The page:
Flying is the most convenient mode of transportation for traveling to Thailand, as visitors can fly to Thailand on non-stop routes from many corners of the globe on both international and Thai airlines. Furthermore, Thailand’s central location makes Thailand an ideal hub for exploring the rest of Asia.
As the major hub for air travel in and around Asia, a number of low cost airlines now serve Thailand for both domestic and international routes, and now flying to Thailand is both convenient and inexpensive.
For more information, please visit website: www.airportthai.co.th
The Express Service is a 15-minute non-stop journey between the City Terminal and the airport with a fare at Bt150 per trip.
City Line commuter trips, with set fares at Bt15-Bt45, take 30 minutes to reach the airport, departing from Phaya Thai, Ratchaprarop, Makkasan, Asoke, Ramkhamhaeng, Hua Mak, Ban Thap Chang, and Lat Krabang stations, and will end at the last stop of Suvarnabhumi Airport.
For more detail visit website: Airport Rail Link website
The Bangkok Mass Transit System, commonly known as the BTS or the Skytrain is an elevated rapid transit system in Bangkok, Thailand. It is operated by Bangkok Mass Transit System Public Company Limited (BTSC) under a concession granted by the Bangkok Metropolitan Administration (BMA). The system consists of 34 stations along two lines: the Sukhumvit Line running northwards and eastwards, terminating at Mo Chit and Bearing respectively, and the Silom Line which plies Silom and Sathon Roads, the Central Business District of Bangkok, terminating at the National Stadium and Bang Wa. The lines interchange at Siam Station and have a combined route length of 36.45 kilometers (22.65 mi). The system is formally known as the Elevated Train in Commemoration of HM the King's 6th Cycle Birthday.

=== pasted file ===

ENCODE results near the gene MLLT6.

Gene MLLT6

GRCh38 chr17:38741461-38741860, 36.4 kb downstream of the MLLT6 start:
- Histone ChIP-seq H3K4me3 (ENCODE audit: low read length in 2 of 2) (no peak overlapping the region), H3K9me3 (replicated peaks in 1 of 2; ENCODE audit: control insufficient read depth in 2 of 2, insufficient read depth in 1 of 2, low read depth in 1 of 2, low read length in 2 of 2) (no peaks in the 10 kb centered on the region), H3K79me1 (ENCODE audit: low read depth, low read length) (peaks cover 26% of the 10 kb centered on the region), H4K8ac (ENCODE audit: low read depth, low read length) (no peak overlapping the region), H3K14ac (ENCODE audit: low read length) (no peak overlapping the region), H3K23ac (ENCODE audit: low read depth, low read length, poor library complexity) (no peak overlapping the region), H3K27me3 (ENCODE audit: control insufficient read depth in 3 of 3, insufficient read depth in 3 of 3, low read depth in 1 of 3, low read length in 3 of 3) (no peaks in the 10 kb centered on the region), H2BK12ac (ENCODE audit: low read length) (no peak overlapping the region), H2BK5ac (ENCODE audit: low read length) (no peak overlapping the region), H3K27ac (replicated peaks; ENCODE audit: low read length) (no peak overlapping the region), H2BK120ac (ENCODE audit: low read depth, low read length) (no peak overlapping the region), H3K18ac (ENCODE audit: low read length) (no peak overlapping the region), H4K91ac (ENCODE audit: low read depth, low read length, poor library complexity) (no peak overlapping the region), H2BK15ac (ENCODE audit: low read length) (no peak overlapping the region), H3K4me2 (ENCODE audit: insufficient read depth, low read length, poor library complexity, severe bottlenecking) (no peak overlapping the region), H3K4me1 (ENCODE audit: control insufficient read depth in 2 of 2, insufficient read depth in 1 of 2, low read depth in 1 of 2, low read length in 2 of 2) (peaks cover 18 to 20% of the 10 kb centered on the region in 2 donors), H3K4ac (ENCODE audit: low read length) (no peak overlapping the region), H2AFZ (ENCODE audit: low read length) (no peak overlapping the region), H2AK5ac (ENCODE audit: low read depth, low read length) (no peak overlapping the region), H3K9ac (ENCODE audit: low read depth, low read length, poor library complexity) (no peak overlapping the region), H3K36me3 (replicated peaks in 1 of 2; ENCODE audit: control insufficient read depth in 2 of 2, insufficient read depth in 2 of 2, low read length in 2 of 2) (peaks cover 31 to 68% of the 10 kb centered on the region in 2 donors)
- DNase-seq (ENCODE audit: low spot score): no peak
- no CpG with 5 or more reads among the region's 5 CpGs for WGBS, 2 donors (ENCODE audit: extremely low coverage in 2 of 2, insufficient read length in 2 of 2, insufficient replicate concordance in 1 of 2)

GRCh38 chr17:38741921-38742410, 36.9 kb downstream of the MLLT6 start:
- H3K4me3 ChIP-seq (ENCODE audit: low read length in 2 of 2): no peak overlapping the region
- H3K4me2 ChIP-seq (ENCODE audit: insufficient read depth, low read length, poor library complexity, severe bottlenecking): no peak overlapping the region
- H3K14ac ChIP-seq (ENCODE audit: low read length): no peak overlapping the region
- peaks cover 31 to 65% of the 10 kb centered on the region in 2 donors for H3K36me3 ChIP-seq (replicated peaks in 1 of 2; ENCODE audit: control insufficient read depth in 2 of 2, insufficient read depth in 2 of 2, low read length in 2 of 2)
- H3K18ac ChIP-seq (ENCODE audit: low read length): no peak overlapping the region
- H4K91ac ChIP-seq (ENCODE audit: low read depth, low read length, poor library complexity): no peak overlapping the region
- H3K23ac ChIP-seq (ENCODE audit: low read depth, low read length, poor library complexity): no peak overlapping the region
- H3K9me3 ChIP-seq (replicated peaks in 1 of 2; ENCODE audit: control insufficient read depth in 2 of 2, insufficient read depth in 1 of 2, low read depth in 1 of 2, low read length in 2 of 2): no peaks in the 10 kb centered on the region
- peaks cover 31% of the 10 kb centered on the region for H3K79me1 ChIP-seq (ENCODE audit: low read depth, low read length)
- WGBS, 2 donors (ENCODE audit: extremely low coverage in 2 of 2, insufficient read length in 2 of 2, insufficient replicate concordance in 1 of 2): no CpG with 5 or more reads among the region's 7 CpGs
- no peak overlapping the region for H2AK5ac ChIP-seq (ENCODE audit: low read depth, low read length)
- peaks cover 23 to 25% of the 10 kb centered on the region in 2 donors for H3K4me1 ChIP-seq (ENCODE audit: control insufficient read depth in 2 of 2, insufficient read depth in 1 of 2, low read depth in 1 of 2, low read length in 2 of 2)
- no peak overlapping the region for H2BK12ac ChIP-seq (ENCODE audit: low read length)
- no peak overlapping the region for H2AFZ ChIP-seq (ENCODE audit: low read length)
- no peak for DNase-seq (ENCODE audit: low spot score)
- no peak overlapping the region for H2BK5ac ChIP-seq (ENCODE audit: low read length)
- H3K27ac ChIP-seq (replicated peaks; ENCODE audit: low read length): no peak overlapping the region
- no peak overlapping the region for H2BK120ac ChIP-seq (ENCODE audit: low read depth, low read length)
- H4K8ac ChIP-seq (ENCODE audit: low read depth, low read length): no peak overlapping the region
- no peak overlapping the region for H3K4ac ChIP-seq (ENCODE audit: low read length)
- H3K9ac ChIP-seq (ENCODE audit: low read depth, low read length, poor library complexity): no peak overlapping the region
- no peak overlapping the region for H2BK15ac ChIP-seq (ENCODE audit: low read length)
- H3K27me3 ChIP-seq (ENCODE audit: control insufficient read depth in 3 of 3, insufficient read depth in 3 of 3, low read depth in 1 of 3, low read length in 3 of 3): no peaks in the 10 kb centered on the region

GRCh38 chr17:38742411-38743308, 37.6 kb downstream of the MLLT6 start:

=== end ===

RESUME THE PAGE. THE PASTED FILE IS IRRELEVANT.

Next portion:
For more detail visit website: www.bts.co.th
The MRT Chaloem Ratchamongkhon Line or Blue Line is the first and currently only operating line of Bangkok's MRT system. Opened on 3 July 2004, it runs eastward from Bang Sue Station in Chatuchak District along Kamphaeng Phet, Phahon Yothin and Lat Phrao Roads, then turns south following Ratchadaphisek Road, then west following Rama IV Road to Hua Lamphong Station in Pathum Wan District.
For more detail visit website: www.bangkokmetro.co.th
Bus Most big provinces have both public non-air-con bus and air-con bus services to destinations within the provinces and to other nearby provinces. For more detail visit website: www.bmta.co.th
|Categories||Color||Fare Rate||Service Period|
|Regular bus||Cream-Red||6.50 baht||05.00 - 23.00 hrs.|
|Regular bus||White-Blue||7.50 baht||05.00 - 23.00 hrs.|
|Regular Express Way (Beige - Red)||Cream-Red||8.50 baht||05.00 - 23.00 hrs.|
|Regular Overnight (Beige - Red)||Cream-Red||8 baht||23.00 - 05.00 hrs.|
|Air Condition (White - Blue)||Cream-Blue||10 12 14 16 18 baht (depending on the distance traveled)||05.00 - 23.00 hrs.|
|Air Condition (Euro 2)||Yellow-Orange||11 13 15 17 19 21 23 baht (depending on the distance traveled)||05.00 - 23.00 hrs.|
Taxis are cheap and appear on virtually every corner at almost any time.
It is a three-wheeled taxi which comes in two types motorized and non-motorized. Motorized Sam-Lor or Tuk-Tuk can be found throughout the country while non-motorized ones (or tricycle), which mostly called Sam-Lor, are available in certain provincial towns. Both types of Sam-Lor are suitable for short trips only.